The European Parliament and EU Member State governments reached an agreement late this week to give individual EU countries or regions extended powers to ban the cultivation of genetically modified crops, even if they have been authorised for use elsewhere by the EU.
Nessa Childers, MEP for Dublin, had taken part in a broad coalition of political groups in Parliament to strengthen EU Member States’ powers to decide whether or not to prohibit the cultivation of GMOs in their territory.
Ms. Childers, a member of the Environment, Public Health and Food Safety Committee in the European Parliament, said:
“Genetically modified organisms present risks and uncertainties, and we must respect the will of our citizens which, in some countries, is overwhelmingly concerned with the long-term impacts and regional implications of these technologies on human health and the environment.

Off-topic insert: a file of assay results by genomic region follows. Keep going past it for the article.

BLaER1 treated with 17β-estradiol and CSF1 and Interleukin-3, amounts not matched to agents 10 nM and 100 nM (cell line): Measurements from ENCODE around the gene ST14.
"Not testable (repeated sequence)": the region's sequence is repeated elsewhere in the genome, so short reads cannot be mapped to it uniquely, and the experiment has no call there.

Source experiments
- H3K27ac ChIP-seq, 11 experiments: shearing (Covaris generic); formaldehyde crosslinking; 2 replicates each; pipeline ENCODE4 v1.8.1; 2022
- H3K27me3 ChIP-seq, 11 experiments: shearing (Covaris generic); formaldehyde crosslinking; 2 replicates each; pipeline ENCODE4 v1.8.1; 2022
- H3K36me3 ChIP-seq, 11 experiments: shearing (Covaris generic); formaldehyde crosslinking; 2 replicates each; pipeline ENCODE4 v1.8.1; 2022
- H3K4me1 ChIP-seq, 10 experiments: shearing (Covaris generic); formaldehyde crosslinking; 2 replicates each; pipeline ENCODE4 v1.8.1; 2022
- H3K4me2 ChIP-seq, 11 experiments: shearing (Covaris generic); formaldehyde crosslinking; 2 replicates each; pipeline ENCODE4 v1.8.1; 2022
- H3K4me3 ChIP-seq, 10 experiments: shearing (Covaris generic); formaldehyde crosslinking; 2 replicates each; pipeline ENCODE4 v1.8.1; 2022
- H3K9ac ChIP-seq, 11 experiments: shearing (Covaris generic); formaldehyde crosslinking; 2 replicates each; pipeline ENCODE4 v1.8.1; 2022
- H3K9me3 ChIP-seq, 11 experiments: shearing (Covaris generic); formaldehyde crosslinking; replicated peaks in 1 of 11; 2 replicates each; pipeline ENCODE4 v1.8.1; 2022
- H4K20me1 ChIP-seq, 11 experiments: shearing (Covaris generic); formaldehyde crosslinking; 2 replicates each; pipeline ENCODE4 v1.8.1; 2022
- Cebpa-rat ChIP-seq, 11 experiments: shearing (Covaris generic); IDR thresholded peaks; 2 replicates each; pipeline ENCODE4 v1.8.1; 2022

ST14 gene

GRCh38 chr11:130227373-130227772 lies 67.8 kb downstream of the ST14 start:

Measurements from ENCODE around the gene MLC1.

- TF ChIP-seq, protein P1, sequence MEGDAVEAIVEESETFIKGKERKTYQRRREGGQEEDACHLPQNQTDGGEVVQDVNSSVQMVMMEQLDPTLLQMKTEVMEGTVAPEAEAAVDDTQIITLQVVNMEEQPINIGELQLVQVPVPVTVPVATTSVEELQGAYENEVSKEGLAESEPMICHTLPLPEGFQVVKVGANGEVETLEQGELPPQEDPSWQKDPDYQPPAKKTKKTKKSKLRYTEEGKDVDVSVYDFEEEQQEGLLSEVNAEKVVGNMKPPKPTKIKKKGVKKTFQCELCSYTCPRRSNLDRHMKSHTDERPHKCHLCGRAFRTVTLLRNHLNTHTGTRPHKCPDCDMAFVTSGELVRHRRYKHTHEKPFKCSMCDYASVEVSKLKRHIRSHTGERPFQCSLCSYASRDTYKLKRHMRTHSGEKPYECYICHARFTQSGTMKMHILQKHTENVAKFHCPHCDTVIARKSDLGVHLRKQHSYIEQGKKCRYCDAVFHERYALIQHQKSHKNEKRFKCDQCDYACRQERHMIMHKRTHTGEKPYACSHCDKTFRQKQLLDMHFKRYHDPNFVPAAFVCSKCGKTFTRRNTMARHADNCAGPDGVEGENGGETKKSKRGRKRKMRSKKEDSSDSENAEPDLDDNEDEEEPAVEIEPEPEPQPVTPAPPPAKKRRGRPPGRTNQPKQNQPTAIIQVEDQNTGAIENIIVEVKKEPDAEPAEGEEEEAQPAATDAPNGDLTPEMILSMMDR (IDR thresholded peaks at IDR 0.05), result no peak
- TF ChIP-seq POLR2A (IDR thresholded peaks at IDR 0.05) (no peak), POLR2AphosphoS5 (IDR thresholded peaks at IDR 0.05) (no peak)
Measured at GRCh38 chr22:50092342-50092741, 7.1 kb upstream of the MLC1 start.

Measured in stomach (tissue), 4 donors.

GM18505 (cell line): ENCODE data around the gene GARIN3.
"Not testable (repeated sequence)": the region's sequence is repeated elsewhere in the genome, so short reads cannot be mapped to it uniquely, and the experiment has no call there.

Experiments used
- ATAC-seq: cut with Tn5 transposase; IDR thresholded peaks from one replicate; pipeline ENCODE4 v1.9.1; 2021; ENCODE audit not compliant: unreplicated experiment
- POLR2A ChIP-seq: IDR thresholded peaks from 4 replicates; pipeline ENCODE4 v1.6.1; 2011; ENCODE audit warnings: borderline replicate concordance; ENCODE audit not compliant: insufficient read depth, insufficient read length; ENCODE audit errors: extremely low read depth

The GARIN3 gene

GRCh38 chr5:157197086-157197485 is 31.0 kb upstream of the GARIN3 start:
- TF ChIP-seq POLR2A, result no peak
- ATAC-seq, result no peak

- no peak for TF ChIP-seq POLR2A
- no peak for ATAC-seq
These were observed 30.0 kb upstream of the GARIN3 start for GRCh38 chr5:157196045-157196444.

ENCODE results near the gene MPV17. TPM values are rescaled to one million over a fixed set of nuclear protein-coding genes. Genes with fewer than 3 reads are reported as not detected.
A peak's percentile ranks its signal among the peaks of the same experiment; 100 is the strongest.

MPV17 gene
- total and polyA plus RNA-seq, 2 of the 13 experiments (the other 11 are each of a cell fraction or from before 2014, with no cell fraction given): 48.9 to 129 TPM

“At the Committee in charge, in Parliament, we wanted to ensure a broad coalition to signal to EU governments that our citizens’ concerns must be respected even when GMOs have been deemed safe and authorised by European agency experts.
“We thus broadened the range of aims that countries may invoke against the introduction of GMOs in their territories for environmental, socioeconomic, agricultural and planning policy reasons.
“We are also demanding that the European Commission propose, as a matter of urgency, new rules governing the way the environmental risk assessment of GMOs is conducted, particularly as regards long-term effects, unintended effects on other organisms.
“This is also why we demanded strong measures to prevent cross-border contamination across regions or countries, including the use of buffer zones to protect conventional and organic crops.”
“The agreement on a common text clears the way for approval by Parliament’s Environment committee in mid-December, which could be followed by a final European Parliament vote as early as next January.”